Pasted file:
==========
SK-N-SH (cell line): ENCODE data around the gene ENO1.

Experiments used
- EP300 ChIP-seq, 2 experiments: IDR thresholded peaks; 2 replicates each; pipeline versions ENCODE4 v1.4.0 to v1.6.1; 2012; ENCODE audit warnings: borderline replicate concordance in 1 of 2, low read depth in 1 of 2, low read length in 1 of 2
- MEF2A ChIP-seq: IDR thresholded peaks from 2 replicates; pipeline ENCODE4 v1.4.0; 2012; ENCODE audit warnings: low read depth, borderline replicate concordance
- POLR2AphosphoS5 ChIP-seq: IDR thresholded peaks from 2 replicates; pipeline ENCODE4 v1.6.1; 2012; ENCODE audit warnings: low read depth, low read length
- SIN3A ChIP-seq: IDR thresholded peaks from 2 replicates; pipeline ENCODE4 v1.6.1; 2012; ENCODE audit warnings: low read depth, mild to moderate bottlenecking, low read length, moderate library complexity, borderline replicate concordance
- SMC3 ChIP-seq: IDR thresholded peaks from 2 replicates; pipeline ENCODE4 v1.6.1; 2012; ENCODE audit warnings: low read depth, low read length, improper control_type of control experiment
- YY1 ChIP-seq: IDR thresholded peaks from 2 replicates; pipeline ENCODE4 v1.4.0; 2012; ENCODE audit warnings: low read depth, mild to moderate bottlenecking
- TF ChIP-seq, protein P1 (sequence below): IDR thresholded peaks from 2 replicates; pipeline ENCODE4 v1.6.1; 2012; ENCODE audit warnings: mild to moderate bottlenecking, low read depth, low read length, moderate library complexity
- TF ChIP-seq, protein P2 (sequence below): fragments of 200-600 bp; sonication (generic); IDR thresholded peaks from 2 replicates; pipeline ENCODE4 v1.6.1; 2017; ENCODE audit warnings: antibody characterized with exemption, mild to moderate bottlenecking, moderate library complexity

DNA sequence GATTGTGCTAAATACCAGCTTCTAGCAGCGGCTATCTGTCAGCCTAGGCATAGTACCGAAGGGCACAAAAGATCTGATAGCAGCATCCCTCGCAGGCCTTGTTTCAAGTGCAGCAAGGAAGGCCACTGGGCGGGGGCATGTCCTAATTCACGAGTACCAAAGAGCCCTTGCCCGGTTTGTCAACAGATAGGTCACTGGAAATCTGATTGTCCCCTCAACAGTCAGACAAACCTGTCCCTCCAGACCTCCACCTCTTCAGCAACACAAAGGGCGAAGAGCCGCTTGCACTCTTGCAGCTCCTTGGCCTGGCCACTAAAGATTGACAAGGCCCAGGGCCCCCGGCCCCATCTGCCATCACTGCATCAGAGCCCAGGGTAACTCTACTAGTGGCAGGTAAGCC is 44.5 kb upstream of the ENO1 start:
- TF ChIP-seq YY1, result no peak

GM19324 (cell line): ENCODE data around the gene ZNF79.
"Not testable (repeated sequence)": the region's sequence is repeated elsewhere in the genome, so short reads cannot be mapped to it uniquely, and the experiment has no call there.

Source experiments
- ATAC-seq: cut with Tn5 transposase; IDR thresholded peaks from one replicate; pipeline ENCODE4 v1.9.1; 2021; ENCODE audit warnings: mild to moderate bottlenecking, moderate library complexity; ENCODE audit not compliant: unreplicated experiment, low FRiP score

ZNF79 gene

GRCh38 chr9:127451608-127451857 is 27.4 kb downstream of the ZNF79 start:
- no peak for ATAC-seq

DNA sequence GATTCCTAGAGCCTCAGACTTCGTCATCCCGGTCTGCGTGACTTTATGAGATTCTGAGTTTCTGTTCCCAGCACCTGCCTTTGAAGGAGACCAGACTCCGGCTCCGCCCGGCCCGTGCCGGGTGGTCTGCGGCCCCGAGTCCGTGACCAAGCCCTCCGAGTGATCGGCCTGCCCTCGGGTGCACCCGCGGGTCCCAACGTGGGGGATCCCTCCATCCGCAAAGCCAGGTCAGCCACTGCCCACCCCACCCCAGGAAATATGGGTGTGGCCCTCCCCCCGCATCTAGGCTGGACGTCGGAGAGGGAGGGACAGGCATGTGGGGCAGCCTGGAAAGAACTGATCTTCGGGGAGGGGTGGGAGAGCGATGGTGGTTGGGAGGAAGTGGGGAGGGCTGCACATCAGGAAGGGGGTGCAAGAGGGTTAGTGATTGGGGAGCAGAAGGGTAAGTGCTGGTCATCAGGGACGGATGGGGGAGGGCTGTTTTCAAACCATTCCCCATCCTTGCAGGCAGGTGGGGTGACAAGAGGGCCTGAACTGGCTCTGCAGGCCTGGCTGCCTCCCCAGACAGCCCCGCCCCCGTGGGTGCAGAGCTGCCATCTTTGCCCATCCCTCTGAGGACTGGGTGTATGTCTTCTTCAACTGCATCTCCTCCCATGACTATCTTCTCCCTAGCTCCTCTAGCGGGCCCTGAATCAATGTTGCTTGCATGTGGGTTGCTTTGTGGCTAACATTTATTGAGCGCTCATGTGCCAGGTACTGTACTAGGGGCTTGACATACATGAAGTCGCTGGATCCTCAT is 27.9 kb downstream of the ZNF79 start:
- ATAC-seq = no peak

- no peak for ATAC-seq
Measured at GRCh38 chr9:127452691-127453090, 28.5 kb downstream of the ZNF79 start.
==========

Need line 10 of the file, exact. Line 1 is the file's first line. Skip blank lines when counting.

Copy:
- TF ChIP-seq, protein P2 (sequence below): fragments of 200-600 bp; sonication (generic); IDR thresholded peaks from 2 replicates; pipeline ENCODE4 v1.6.1; 2017; ENCODE audit warnings: antibody characterized with exemption, mild to moderate bottlenecking, moderate library complexity